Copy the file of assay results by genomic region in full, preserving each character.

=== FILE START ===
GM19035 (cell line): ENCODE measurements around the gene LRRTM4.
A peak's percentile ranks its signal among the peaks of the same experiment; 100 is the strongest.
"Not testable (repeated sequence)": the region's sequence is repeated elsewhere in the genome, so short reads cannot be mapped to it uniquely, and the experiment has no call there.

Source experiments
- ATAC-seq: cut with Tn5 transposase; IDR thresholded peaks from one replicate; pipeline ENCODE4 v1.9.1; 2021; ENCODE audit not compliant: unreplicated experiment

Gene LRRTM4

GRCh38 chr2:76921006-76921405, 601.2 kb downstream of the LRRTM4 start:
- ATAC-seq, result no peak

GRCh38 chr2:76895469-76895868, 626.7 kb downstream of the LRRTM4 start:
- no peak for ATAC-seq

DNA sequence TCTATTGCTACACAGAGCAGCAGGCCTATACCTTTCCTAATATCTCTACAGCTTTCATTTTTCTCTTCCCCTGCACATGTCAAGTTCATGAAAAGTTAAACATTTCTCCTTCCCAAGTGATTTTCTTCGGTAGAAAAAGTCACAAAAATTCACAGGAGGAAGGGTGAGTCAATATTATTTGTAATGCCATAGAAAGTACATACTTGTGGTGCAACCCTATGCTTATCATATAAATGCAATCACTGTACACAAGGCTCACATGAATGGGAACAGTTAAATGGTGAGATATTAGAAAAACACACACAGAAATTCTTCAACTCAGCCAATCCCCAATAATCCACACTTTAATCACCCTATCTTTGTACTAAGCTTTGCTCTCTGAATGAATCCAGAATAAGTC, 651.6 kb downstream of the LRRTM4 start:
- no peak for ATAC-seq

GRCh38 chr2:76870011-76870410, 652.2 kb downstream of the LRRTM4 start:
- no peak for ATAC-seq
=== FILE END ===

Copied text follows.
GM19035 (cell line): ENCODE measurements around the gene LRRTM4.
A peak's percentile ranks its signal among the peaks of the same experiment; 100 is the strongest.
"Not testable (repeated sequence)": the region's sequence is repeated elsewhere in the genome, so short reads cannot be mapped to it uniquely, and the experiment has no call there.

Source experiments
- ATAC-seq: cut with Tn5 transposase; IDR thresholded peaks from one replicate; pipeline ENCODE4 v1.9.1; 2021; ENCODE audit not compliant: unreplicated experiment

Gene LRRTM4

GRCh38 chr2:76921006-76921405, 601.2 kb downstream of the LRRTM4 start:
- ATAC-seq, result no peak

GRCh38 chr2:76895469-76895868, 626.7 kb downstream of the LRRTM4 start:
- no peak for ATAC-seq

DNA sequence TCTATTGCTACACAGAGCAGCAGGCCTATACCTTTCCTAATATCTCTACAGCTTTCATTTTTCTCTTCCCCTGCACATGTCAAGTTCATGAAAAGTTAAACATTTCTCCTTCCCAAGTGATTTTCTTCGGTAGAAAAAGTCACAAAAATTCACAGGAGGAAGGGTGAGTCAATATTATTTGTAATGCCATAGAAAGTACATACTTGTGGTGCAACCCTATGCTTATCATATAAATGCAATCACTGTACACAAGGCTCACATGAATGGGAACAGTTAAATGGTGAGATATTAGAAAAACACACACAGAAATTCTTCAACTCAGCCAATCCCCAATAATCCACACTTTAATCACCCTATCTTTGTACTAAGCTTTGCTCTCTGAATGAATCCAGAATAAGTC, 651.6 kb downstream of the LRRTM4 start:
- no peak for ATAC-seq

GRCh38 chr2:76870011-76870410, 652.2 kb downstream of the LRRTM4 start:
- no peak for ATAC-seq